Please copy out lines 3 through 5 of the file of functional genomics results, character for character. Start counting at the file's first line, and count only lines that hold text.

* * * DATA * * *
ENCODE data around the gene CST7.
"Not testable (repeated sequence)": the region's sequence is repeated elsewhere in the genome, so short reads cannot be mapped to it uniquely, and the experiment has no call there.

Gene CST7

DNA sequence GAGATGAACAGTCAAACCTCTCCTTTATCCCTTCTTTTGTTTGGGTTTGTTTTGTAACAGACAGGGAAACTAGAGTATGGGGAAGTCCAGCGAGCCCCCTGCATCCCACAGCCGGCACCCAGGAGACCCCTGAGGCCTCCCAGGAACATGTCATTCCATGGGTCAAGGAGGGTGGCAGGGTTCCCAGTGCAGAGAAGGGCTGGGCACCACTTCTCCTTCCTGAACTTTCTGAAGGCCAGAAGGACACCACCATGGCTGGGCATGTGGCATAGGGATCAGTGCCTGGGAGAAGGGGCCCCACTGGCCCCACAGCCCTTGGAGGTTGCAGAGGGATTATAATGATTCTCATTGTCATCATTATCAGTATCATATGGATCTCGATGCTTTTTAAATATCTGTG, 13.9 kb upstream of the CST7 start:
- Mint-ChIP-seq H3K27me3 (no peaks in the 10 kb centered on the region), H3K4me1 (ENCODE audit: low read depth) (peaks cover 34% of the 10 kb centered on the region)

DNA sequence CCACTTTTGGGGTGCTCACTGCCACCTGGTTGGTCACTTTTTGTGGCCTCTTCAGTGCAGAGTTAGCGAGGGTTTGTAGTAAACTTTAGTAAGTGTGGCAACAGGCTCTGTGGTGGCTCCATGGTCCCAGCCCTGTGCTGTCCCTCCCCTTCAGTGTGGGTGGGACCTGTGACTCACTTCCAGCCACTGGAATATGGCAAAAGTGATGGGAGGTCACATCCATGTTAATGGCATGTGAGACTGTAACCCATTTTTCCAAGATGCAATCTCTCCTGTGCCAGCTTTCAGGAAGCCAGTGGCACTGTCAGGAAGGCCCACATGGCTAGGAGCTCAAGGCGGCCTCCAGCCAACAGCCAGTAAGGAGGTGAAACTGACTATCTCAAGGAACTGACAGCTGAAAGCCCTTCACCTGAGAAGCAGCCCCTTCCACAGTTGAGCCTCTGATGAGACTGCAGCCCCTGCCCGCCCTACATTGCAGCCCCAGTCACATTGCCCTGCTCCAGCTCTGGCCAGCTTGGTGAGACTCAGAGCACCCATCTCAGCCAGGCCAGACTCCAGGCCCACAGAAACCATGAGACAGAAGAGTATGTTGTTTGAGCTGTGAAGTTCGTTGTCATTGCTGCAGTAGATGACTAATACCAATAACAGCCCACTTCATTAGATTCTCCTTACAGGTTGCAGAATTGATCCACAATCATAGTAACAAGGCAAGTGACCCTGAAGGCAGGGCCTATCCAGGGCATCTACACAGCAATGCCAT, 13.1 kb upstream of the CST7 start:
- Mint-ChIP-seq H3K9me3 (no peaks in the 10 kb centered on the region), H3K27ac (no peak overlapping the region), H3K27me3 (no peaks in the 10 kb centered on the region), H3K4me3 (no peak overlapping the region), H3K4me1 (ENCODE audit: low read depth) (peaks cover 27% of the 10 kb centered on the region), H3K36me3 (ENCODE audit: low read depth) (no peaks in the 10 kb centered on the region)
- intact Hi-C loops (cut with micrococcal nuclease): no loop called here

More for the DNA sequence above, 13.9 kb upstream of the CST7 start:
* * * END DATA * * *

Gene CST7

DNA sequence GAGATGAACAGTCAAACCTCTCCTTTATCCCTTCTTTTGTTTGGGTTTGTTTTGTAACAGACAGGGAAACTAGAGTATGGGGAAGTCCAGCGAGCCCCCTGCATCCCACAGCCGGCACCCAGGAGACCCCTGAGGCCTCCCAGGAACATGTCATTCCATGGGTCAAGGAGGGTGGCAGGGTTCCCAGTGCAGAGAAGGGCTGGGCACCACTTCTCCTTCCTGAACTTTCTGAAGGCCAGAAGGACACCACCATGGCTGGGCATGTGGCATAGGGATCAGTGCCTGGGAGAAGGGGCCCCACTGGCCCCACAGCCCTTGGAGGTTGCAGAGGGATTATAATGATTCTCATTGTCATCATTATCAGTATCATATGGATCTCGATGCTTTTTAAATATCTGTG, 13.9 kb upstream of the CST7 start:
- Mint-ChIP-seq H3K27me3 (no peaks in the 10 kb centered on the region), H3K4me1 (ENCODE audit: low read depth) (peaks cover 34% of the 10 kb centered on the region)